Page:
Legislative Assembly for the ACT: 1998 Week 3 Hansard (27 May) . . Page.. 657 ..
MS TUCKER (continuing):
If cash-based accounting is not very sophisticated, then accrual accounting is not much better. Environmental accounting is a start in the right direction. Our changes to the Auditor-General Act allowing the environmental impact of activities to be looked at in performance audits is also a good start. We do have to move away from our obsession with the current bottom line and acknowledge that our present economic system is not actually related nearly strongly enough to the everyday experience of people in our community.
MR HUMPHRIES (Attorney-General, Minister for Justice and Community Safety and Minister Assisting the Treasurer) (3.56): Mr Speaker, we have here an issue of almost supreme importance in terms of the way the Territory looks at its future and the way this Assembly carries out its job as the custodian of the aspirations and the plans for the future of the Territory. Ms Tucker has just made an argument about not focusing too much on the bottom line.
Ms Tucker: No. I said that, as well, we should focus on the other issues.
MR HUMPHRIES: All right. I stand corrected. Ms Tucker says that we should both focus on the bottom line and look at other issues. That is true. I think the point that is being made in this debate - and it is a point that Mr Osborne has brought forward very clearly in this place - is that the problem with money, the problem with that bottom line about the operating loss, is such a powerful issue and such a determining factor in everything that we are going to do for at least the next 20 years in this place, because of its size, that if we do not have a tactic or a strategy to focus effectively on dealing with that issue we will be - - -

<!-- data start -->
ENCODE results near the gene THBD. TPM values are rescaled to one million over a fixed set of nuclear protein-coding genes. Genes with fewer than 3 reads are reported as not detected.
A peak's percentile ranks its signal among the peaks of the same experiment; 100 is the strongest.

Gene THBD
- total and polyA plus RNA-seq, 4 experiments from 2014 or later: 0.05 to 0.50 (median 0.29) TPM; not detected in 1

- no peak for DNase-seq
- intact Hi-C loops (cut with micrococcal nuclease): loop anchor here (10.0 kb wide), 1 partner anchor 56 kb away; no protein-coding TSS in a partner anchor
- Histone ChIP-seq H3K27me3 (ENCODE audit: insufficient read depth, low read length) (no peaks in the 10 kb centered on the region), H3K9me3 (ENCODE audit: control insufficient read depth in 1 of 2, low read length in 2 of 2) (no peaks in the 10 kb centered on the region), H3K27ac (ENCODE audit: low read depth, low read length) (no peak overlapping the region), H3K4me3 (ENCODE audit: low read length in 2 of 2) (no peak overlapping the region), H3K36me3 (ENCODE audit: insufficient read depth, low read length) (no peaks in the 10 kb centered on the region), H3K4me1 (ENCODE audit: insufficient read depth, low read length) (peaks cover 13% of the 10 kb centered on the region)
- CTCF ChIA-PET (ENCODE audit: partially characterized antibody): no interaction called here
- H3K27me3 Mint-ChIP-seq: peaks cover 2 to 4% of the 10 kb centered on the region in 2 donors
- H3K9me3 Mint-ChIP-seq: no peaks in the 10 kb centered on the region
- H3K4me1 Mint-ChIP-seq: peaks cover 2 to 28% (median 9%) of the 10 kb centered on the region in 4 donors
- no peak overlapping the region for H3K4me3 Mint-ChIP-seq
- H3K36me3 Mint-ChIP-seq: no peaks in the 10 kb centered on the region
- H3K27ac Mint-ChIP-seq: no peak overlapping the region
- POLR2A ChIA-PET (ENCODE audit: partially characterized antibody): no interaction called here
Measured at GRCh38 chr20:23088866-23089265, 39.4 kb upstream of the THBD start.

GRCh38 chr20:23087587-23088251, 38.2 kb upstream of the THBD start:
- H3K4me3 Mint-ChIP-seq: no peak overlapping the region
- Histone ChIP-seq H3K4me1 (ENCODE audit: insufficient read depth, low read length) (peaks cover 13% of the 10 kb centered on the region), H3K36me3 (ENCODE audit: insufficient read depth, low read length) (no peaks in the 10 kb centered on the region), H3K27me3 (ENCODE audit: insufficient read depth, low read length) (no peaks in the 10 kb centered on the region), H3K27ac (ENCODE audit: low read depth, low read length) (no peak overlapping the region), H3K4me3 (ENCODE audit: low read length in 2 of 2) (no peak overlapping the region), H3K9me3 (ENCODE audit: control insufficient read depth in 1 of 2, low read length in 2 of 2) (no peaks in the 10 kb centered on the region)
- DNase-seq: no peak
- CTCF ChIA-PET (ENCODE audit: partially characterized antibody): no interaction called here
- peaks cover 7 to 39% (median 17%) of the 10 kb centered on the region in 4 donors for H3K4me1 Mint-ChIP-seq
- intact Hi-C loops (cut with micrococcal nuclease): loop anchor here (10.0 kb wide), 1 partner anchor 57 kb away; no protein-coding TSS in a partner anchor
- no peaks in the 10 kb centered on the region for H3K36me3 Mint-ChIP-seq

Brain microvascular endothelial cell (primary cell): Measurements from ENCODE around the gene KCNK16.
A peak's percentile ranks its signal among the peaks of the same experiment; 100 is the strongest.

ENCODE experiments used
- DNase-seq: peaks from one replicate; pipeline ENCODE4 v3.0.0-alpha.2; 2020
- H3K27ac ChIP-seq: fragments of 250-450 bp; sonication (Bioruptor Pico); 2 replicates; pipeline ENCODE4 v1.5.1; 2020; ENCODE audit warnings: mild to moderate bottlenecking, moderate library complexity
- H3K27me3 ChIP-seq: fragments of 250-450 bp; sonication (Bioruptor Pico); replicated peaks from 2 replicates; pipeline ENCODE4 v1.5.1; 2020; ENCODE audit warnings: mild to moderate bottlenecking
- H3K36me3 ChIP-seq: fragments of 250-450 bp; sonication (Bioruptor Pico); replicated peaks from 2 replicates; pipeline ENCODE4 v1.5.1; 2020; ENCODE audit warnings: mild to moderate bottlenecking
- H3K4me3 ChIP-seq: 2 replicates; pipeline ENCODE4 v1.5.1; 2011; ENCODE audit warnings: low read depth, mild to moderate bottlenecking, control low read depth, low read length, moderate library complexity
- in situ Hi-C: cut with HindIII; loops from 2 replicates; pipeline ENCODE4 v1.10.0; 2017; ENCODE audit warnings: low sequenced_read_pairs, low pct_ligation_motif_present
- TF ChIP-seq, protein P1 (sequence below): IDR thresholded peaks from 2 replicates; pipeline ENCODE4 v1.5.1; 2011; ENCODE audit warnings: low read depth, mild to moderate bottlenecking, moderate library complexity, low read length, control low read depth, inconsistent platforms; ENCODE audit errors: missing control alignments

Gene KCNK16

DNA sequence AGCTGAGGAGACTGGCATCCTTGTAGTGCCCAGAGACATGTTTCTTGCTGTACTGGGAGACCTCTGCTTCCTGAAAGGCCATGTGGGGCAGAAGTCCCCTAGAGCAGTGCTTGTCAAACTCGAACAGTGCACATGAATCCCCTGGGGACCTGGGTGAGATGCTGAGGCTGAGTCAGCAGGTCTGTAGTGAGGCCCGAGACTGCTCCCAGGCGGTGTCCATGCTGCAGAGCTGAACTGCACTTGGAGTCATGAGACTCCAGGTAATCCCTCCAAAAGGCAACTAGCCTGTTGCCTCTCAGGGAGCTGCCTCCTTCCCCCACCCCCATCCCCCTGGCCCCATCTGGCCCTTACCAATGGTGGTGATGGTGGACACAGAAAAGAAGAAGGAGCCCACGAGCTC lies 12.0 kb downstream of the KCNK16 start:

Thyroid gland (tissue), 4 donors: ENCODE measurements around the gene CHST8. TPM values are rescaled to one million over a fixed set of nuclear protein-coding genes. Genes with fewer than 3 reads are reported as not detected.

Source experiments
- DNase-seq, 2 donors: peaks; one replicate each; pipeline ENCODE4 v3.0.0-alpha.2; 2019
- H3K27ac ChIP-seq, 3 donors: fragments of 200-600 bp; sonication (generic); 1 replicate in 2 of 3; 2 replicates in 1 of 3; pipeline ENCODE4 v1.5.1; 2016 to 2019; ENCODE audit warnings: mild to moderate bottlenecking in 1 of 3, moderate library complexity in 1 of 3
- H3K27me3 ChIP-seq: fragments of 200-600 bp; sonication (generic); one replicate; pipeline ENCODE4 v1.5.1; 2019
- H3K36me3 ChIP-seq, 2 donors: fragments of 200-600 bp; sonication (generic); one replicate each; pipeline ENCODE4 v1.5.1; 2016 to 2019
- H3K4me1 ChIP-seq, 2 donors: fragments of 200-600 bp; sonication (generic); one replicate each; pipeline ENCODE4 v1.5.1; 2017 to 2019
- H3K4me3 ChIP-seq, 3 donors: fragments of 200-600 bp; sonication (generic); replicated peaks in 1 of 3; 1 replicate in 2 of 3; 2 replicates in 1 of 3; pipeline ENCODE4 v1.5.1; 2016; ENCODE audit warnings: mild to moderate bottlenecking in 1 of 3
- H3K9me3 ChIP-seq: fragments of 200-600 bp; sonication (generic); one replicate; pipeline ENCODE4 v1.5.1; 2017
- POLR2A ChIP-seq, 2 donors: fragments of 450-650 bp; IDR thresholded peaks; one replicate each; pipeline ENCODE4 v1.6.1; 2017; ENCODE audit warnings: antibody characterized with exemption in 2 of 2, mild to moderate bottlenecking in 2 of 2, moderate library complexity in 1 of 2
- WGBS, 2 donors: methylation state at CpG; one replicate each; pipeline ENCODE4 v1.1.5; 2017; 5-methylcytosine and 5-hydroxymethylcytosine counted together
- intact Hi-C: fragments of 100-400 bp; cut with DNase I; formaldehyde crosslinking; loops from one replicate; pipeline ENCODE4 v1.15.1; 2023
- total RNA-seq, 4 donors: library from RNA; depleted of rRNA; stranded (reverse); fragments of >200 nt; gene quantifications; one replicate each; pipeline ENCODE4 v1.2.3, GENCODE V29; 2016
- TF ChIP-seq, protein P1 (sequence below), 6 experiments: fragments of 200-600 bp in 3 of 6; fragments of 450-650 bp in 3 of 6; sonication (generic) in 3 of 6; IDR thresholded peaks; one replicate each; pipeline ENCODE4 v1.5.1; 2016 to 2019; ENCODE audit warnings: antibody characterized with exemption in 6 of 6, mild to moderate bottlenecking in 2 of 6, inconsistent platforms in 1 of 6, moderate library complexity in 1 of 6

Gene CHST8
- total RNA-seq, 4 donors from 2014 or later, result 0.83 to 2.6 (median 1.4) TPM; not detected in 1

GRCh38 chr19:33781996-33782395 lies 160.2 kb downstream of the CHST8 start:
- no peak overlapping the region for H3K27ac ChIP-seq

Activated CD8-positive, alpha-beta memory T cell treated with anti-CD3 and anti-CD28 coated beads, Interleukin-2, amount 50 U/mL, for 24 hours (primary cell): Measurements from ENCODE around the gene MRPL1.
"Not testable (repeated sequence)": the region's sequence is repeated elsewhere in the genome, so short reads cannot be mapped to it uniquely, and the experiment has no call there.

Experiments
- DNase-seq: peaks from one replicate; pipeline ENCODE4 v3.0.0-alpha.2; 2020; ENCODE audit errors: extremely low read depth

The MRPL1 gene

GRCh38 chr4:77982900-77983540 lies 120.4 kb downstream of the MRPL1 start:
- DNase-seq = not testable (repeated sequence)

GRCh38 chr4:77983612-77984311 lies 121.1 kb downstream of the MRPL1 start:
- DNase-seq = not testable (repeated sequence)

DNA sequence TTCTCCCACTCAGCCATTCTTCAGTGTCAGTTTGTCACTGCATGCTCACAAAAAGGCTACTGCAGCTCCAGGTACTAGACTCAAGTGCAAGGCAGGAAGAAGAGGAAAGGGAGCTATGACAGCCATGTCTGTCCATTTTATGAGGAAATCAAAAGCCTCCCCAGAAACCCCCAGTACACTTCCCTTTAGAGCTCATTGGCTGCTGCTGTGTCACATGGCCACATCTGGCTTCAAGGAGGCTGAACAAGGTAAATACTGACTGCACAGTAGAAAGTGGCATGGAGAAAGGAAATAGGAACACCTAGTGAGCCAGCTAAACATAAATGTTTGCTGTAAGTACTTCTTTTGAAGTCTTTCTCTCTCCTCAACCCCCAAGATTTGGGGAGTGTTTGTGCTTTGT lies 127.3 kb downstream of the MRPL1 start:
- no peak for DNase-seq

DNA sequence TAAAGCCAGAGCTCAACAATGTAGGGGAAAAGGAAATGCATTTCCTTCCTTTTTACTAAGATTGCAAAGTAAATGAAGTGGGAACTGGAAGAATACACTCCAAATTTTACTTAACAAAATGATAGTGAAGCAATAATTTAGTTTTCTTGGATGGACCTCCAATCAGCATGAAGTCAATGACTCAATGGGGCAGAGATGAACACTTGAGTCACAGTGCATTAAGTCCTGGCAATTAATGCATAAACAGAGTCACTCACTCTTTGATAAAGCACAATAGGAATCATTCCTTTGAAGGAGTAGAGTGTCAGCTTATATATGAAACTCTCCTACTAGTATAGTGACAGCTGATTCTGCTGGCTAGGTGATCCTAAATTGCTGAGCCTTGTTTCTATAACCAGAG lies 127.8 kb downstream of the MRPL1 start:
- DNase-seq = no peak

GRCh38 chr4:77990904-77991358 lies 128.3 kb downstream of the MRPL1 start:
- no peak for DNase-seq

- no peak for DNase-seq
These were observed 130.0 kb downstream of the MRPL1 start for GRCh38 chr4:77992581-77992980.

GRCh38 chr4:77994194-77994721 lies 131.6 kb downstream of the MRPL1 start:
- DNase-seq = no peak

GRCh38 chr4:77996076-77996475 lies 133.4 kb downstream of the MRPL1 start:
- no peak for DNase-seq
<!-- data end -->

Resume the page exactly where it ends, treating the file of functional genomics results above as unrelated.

Ms Tucker: I am saying you have to do that too, but I am saying you have to integrate those other concerns into dealing with the bottom line.
MR HUMPHRIES: Okay. I think Ms Tucker and I are agreed on that score. I think what she is saying is that this is important as well, and I am perhaps elevating that argument slightly higher. I am saying it dominates. It is by far the most important in everything that we are trying to achieve in this place and everything that Ms Tucker is trying to achieve in the way of putting emphasis on better outcomes in terms of the environment, in terms of achieving a higher level of positive outcomes in a whole range of areas, in terms of being able to deliver higher-quality services and in terms of being able through community services to reach people whom we presently do not reach. In all of those respects, money is a fundamental consideration. It is fundamentally important. We cannot divorce the question of good social outcomes from the bottom line. I think Ms Tucker and I are agreed on that.
I believe that the issue Mr Osborne has brought forward in that respect is extremely important. Look back, Mr Deputy Speaker, on the debates we have had in this place in the last two weeks since the Assembly resumed after the 1998 election. Look at the issues that we have discussed in the course of those last few weeks. They have been issues like the building of a swimming pool in Belconnen, the way in which we develop some land around a small hamlet in the northern part of the city, and how much we charge